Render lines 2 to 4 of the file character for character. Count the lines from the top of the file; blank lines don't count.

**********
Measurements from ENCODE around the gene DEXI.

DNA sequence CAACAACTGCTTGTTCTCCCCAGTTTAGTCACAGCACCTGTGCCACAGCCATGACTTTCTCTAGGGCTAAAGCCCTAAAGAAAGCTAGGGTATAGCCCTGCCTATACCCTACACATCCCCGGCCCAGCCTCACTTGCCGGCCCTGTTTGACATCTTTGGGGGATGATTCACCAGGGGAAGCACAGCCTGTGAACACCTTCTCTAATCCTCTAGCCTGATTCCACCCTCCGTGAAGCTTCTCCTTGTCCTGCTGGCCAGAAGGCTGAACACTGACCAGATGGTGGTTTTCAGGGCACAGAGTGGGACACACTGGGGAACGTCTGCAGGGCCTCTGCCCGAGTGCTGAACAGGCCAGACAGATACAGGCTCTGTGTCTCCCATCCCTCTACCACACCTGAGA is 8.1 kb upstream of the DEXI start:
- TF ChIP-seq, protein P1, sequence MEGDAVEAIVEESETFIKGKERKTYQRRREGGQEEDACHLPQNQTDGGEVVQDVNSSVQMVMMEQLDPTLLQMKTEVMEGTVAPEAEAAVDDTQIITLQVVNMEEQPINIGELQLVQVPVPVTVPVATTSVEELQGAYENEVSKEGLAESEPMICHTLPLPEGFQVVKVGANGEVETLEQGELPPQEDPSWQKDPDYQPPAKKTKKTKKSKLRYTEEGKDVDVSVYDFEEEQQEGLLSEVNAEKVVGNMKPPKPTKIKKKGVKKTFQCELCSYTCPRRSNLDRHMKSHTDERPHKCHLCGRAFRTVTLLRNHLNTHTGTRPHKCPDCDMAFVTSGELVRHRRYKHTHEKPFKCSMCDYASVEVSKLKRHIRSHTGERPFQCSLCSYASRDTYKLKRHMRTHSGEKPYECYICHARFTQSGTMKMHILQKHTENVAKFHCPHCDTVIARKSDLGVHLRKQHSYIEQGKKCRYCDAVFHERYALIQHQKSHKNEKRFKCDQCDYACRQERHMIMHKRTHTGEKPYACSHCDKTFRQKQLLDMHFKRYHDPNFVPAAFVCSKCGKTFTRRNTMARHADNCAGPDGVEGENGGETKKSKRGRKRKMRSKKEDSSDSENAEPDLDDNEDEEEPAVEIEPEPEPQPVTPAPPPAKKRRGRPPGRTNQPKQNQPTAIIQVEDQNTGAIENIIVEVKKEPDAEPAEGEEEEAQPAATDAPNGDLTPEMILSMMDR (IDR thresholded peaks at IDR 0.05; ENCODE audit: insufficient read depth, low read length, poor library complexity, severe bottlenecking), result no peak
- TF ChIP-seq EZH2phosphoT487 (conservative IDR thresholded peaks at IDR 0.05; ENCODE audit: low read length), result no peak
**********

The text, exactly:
DNA sequence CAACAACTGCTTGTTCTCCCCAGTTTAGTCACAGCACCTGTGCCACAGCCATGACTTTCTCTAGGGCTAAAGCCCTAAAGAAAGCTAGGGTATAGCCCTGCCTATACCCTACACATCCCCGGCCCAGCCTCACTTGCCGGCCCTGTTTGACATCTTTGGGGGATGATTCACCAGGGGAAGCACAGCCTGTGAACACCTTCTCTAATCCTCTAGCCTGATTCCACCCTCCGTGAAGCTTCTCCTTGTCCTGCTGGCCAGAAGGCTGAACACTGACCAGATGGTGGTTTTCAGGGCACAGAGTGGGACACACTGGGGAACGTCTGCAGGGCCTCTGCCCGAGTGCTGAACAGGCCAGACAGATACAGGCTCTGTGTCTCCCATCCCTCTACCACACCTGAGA is 8.1 kb upstream of the DEXI start:
- TF ChIP-seq, protein P1, sequence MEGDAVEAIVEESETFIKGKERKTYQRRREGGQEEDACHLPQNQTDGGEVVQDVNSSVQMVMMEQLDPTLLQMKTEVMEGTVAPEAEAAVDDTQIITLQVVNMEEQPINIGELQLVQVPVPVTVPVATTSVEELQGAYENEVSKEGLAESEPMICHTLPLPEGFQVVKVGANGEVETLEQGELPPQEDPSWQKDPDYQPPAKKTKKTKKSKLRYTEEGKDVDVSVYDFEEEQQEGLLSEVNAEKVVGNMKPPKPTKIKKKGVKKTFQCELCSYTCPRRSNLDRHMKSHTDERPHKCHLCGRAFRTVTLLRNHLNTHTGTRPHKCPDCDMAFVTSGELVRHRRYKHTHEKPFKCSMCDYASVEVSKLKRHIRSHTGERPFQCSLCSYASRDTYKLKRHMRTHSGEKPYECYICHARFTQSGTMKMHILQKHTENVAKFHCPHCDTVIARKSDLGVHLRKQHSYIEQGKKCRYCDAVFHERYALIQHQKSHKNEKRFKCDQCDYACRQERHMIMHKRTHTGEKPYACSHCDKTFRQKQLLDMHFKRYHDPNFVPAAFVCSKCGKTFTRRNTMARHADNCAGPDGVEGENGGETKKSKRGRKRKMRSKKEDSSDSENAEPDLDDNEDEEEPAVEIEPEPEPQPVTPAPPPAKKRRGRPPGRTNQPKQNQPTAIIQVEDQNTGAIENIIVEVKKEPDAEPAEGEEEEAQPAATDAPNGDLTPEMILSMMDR (IDR thresholded peaks at IDR 0.05; ENCODE audit: insufficient read depth, low read length, poor library complexity, severe bottlenecking), result no peak
- TF ChIP-seq EZH2phosphoT487 (conservative IDR thresholded peaks at IDR 0.05; ENCODE audit: low read length), result no peak